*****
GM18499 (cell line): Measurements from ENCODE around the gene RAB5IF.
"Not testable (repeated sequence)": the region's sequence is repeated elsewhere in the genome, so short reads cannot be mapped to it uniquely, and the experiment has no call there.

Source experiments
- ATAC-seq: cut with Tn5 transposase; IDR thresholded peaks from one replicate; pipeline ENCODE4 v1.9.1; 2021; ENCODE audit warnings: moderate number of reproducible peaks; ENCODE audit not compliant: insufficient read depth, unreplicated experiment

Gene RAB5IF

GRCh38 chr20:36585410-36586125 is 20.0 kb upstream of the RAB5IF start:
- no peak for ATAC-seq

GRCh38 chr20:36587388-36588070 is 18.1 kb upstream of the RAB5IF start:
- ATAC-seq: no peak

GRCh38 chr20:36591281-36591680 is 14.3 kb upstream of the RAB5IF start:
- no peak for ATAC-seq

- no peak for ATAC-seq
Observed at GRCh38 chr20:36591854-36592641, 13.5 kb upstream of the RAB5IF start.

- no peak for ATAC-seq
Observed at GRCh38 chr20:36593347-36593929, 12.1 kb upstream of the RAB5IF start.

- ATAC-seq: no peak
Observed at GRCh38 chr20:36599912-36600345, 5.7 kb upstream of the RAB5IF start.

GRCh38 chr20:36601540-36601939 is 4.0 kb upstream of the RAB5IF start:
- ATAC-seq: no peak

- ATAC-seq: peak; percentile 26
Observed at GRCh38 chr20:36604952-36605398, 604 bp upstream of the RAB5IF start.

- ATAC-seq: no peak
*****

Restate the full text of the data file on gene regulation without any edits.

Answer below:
GM18499 (cell line): Measurements from ENCODE around the gene RAB5IF.
"Not testable (repeated sequence)": the region's sequence is repeated elsewhere in the genome, so short reads cannot be mapped to it uniquely, and the experiment has no call there.

Source experiments
- ATAC-seq: cut with Tn5 transposase; IDR thresholded peaks from one replicate; pipeline ENCODE4 v1.9.1; 2021; ENCODE audit warnings: moderate number of reproducible peaks; ENCODE audit not compliant: insufficient read depth, unreplicated experiment

Gene RAB5IF

GRCh38 chr20:36585410-36586125 is 20.0 kb upstream of the RAB5IF start:
- no peak for ATAC-seq

GRCh38 chr20:36587388-36588070 is 18.1 kb upstream of the RAB5IF start:
- ATAC-seq: no peak

GRCh38 chr20:36591281-36591680 is 14.3 kb upstream of the RAB5IF start:
- no peak for ATAC-seq

- no peak for ATAC-seq
Observed at GRCh38 chr20:36591854-36592641, 13.5 kb upstream of the RAB5IF start.

- no peak for ATAC-seq
Observed at GRCh38 chr20:36593347-36593929, 12.1 kb upstream of the RAB5IF start.

- ATAC-seq: no peak
Observed at GRCh38 chr20:36599912-36600345, 5.7 kb upstream of the RAB5IF start.

GRCh38 chr20:36601540-36601939 is 4.0 kb upstream of the RAB5IF start:
- ATAC-seq: no peak

- ATAC-seq: peak; percentile 26
Observed at GRCh38 chr20:36604952-36605398, 604 bp upstream of the RAB5IF start.

- ATAC-seq: no peak